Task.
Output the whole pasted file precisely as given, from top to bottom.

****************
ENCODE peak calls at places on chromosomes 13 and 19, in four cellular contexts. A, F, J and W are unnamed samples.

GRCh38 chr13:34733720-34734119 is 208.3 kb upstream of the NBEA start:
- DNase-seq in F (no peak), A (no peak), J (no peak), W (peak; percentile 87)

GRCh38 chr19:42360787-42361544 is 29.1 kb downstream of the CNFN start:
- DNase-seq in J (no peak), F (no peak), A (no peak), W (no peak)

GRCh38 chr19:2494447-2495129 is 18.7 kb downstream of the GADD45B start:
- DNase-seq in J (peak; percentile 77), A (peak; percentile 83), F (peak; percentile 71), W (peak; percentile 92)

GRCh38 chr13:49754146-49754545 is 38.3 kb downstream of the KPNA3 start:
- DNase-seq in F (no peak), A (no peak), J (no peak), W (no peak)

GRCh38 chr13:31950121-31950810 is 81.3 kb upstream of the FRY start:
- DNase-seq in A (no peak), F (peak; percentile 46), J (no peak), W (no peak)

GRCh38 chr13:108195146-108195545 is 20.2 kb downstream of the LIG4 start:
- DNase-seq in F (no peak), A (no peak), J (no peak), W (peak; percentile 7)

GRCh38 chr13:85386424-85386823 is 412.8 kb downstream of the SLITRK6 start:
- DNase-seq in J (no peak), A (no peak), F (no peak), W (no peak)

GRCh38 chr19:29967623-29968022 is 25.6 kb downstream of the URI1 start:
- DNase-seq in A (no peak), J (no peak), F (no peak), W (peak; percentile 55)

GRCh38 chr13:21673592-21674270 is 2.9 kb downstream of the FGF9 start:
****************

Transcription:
ENCODE peak calls at places on chromosomes 13 and 19, in four cellular contexts. A, F, J and W are unnamed samples.

GRCh38 chr13:34733720-34734119 is 208.3 kb upstream of the NBEA start:
- DNase-seq in F (no peak), A (no peak), J (no peak), W (peak; percentile 87)

GRCh38 chr19:42360787-42361544 is 29.1 kb downstream of the CNFN start:
- DNase-seq in J (no peak), F (no peak), A (no peak), W (no peak)

GRCh38 chr19:2494447-2495129 is 18.7 kb downstream of the GADD45B start:
- DNase-seq in J (peak; percentile 77), A (peak; percentile 83), F (peak; percentile 71), W (peak; percentile 92)

GRCh38 chr13:49754146-49754545 is 38.3 kb downstream of the KPNA3 start:
- DNase-seq in F (no peak), A (no peak), J (no peak), W (no peak)

GRCh38 chr13:31950121-31950810 is 81.3 kb upstream of the FRY start:
- DNase-seq in A (no peak), F (peak; percentile 46), J (no peak), W (no peak)

GRCh38 chr13:108195146-108195545 is 20.2 kb downstream of the LIG4 start:
- DNase-seq in F (no peak), A (no peak), J (no peak), W (peak; percentile 7)

GRCh38 chr13:85386424-85386823 is 412.8 kb downstream of the SLITRK6 start:
- DNase-seq in J (no peak), A (no peak), F (no peak), W (no peak)

GRCh38 chr19:29967623-29968022 is 25.6 kb downstream of the URI1 start:
- DNase-seq in A (no peak), J (no peak), F (no peak), W (peak; percentile 55)

GRCh38 chr13:21673592-21674270 is 2.9 kb downstream of the FGF9 start: